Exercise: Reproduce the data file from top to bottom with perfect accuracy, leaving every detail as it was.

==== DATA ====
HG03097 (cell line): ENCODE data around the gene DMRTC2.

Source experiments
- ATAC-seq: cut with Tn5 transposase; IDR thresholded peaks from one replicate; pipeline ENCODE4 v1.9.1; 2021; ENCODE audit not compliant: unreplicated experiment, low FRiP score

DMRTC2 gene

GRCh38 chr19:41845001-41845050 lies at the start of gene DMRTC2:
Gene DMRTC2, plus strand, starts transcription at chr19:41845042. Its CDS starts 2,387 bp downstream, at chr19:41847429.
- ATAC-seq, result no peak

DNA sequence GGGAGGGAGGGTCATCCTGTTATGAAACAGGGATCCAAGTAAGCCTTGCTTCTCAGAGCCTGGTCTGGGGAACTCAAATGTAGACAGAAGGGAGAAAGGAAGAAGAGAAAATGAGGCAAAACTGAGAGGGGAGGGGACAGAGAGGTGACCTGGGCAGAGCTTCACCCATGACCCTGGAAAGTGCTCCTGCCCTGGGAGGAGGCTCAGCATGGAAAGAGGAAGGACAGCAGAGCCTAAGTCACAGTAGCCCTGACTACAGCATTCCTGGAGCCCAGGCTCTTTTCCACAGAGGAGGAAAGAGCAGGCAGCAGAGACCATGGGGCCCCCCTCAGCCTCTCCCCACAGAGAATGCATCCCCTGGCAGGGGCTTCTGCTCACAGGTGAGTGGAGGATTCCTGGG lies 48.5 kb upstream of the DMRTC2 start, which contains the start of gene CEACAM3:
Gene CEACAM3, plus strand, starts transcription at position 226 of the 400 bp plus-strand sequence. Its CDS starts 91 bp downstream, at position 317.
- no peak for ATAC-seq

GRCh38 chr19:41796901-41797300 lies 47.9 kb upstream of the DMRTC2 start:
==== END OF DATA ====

HG03097 (cell line): ENCODE data around the gene DMRTC2.

Source experiments
- ATAC-seq: cut with Tn5 transposase; IDR thresholded peaks from one replicate; pipeline ENCODE4 v1.9.1; 2021; ENCODE audit not compliant: unreplicated experiment, low FRiP score

DMRTC2 gene

GRCh38 chr19:41845001-41845050 lies at the start of gene DMRTC2:
Gene DMRTC2, plus strand, starts transcription at chr19:41845042. Its CDS starts 2,387 bp downstream, at chr19:41847429.
- ATAC-seq, result no peak

DNA sequence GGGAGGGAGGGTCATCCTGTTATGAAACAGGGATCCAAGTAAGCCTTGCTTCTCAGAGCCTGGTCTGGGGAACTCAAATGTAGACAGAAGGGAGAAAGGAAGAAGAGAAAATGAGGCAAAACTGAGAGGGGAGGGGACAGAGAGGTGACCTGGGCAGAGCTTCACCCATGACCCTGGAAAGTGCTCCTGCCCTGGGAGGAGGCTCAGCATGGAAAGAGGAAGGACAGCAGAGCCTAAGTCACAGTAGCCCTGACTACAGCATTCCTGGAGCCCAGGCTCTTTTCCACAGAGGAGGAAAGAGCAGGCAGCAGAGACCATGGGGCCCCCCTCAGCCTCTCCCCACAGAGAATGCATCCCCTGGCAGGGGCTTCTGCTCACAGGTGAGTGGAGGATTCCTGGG lies 48.5 kb upstream of the DMRTC2 start, which contains the start of gene CEACAM3:
Gene CEACAM3, plus strand, starts transcription at position 226 of the 400 bp plus-strand sequence. Its CDS starts 91 bp downstream, at position 317.
- no peak for ATAC-seq

GRCh38 chr19:41796901-41797300 lies 47.9 kb upstream of the DMRTC2 start: